DrDan, agree totally.

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I was just thinking that anyone actually working and running today is going to log in later and think WTF! I love this this thread...
• I've posted this before but it's quite a while ago. I think it's worth posting again though, given there are quite a few newbies and runners dipping in and out.

Hadd is novel to most runners, new and old. The running to HR and time rather than pace and miles to most is very refreshing. And with this novelty value comes a great deal of enthusiasm. This in itself is fine but the enthusiasm can lead to the runner getting carried away. Because running at lower HRs is less stressful, it feels like there is less necessity for rest/recovery etc and this can in turn lead to over indulgence, more miles and injury. Be careful to get the TLC in as well. By this I mean general maintenance - massage, stretching and strength&conditioning.

Also take care to adhere to the correct recovery procedures where necessary. Next post will include a useful document, the detail may be known to most but will act as a refresher.

• World Class Athlete Recovery – What Mo does after hard training and racing!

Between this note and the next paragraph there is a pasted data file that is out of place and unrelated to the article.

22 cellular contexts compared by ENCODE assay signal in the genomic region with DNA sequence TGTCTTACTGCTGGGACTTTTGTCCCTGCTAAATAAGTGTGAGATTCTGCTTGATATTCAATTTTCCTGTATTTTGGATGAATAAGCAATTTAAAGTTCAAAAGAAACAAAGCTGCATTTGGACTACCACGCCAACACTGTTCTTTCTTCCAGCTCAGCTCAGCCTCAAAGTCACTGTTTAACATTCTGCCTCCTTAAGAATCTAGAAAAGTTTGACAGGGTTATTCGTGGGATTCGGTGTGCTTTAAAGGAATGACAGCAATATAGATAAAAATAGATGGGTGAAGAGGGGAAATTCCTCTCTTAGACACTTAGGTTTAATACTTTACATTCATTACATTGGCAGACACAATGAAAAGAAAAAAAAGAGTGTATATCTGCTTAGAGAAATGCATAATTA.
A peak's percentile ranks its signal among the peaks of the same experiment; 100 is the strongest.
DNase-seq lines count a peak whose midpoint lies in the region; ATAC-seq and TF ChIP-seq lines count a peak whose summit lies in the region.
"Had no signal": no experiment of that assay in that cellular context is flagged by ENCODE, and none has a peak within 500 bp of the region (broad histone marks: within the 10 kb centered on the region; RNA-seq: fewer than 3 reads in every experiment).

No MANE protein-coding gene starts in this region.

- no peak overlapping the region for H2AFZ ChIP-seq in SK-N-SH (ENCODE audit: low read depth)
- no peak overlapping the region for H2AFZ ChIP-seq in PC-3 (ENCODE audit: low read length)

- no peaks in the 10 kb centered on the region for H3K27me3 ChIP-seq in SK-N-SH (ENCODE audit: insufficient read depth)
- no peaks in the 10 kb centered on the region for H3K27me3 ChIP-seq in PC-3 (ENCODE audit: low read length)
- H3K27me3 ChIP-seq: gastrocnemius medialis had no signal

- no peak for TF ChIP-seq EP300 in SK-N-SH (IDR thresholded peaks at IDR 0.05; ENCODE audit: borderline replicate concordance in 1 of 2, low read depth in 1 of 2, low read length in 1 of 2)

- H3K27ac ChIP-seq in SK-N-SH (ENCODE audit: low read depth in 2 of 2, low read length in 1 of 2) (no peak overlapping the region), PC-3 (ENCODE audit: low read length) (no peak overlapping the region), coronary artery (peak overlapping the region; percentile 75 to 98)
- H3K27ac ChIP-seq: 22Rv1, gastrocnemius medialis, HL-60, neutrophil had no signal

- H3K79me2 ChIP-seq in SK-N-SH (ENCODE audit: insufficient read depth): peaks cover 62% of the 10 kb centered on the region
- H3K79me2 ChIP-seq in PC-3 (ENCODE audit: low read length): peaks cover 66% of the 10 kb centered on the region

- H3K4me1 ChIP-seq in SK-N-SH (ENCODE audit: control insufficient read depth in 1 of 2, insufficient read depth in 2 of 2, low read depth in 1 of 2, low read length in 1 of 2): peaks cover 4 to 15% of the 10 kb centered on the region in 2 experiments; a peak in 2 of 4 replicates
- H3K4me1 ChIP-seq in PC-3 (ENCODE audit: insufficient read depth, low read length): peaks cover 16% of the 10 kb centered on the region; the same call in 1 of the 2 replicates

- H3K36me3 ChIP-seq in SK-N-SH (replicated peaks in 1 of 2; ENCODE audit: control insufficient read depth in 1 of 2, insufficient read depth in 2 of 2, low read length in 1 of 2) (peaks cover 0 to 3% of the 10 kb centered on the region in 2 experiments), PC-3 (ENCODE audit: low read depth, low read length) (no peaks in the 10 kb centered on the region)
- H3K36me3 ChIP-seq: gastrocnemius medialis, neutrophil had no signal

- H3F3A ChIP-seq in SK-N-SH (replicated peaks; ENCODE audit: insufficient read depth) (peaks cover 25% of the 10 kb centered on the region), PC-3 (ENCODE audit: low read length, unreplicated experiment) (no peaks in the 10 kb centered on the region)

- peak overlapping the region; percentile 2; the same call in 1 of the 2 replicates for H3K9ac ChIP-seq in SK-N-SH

The following is a guide to how to recover from our hard training sessions and racing.

Some of it you will be able to do all after every session, some of it will only be possible on a weekend, but the more of it you can incorporate into your training the better.

World class athletes spend many hours a day working just on recovery. It can take up to 48 hours to recover from a hard session or race. If you want to be the best, train like the best...

1.) Re-hydrate – after finishing your race or session rehydrate with sports drink. This needs to be done within 10mins of finishing

2.) Re-fuel – a light snack which contains both carbohydrates and protein to get fuel back in to your muscles. A chocolate milk drink is ideal. If you don’t like chocolate milk, find an alternative. You want something with a carbohydrate-to-protein ratio of 4:1.